Leafcutting bees from the family Megachilidae: Anthidiellum perplexum, Coelioxys sayi, Megachile albitarsis, M. brevis pseudobrevis, M. georgica, M. inimica, M. mendica, M. petulans, M. policaris, M. texana, M. xylocopoides

Spider wasps from the family Pompilidae: Episyron conterminus posterus

Thread-waisted wasps from the family Sphecidae: Ammophila urnaria, Tachytes pepticus

Wasps from the family Vespidae: Parancistrocerus perennis anacardivora, Zethus slossonae, Z. spinipes

Conservation, cultivation, and restoration

P. feayi is endemic to the scrubs of the Florida peninsula[2] and is found in habitats along the Lake Wales Ridge. This ridge is quickly converted into urban and agricultural areas. These disturbances have fragmented the scrub into a patchwork of small scrubs interspersed among urbanized patches.[9] Fire suppression also threatens the scrub habitats by allowing for the encroachment of hardwoods.

Cultural use

Photo Gallery

References and notes

Carrington, M. E. (1999). "Post-Fire Seedling Establishment in Florida Sand Pine Scrub." Journal of Vegetation Science 10(3): 403-412.

Conrad, A. O. and K. A. Segraves (2012). "Mycorrhizal colonization of Palafoxia feayi (Asteraceae) in a pyrogenic ecosystem." Mycorrhiza 23(3): 243-249.

Olano, J. M., E. S. Menges, et al. (2006). "Carbohydrate Storage in Five Resprouting Florida Scrub Plants across a Fire Chronosequence." The New Phytologist 170(1): 99-105.

  1. 1.0 1.1 1.2 1.3 1.4 Weakley, A.S. 2015. Flora of the southern and mid-atlantic states. Working Draft of 21 May 2015. University of North Carolina at Chapel Hill, Chapel Hill, North Carolina.
  2. 2.0 2.1 2.2 [[1]] Native Florida Wildflowers. Accessed: February 16, 2016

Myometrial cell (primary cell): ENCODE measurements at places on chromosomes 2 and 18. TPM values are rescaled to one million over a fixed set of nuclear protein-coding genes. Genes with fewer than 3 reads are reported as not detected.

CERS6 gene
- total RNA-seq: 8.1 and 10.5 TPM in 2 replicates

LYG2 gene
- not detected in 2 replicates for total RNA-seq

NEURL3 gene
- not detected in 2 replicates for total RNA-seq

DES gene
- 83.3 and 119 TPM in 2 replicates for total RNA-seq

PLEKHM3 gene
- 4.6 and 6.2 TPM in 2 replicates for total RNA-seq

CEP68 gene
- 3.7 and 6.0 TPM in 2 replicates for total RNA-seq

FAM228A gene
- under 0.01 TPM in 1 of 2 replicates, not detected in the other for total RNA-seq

3. 3.0 3.1 3.2 Florida State University Robert K. Godfrey Herbarium database. URL: Last accessed: October 2015. Collectors: Loran C. Anderson, D. Burch, George R. Cooley, R.J. Eaton, Robert K. Godfrey, R. Kral, Olga Lakela, S.W. Leonard, Victoria Sullivan, D.B. Ward. States and Counties: Florida: Brevard, Collier, Highlands, Indian River, Lake, Manatee, Marion, Pinellas, Polk. Compiled by Tall Timbers Research Station and Land Conservancy.
  4. Carrington, M. E. 1997. Soil Seed Bank Structure and Composition in Florida Sand Pine Scrub. American Midland Naturalist 137(1):39-47.
  5. Lang, N. L. 2011. Soil seed bank dynamics of southern Lake Wales Ridge sandhill communities. Archbold Biological Station, Venus, Florida,15 pg.
  6. 6.0 6.1 Ostertag R, Menges ES. 1994. Patterns of reproductive effort with time since last fire in Florida scrub plants. Journal of Vegetation Science. 5(3):
  7. Conrad AO, Segraves KA. 2013. Mycorrhizal colonization of Palafoxia feayi (Asteraceae) in a pyrogenic ecosystem. Mycorrhiza. 23(3):243-9. doi: 10.1007/s00572-012-0469-4.
  8. Deyrup, M.A. and N.D. 2015. Database of observations of Hymenoptera visitations to flowers of plants on Archbold Biological Station, Florida, USA.
  9. Sumoski, S. E., A. J. Johncox, et al. (2009). "Impact of Urbanization on Tri-Trophic Interactions in an Endemic Scrub Community." The Florida Entomologist 92(4): 582-587.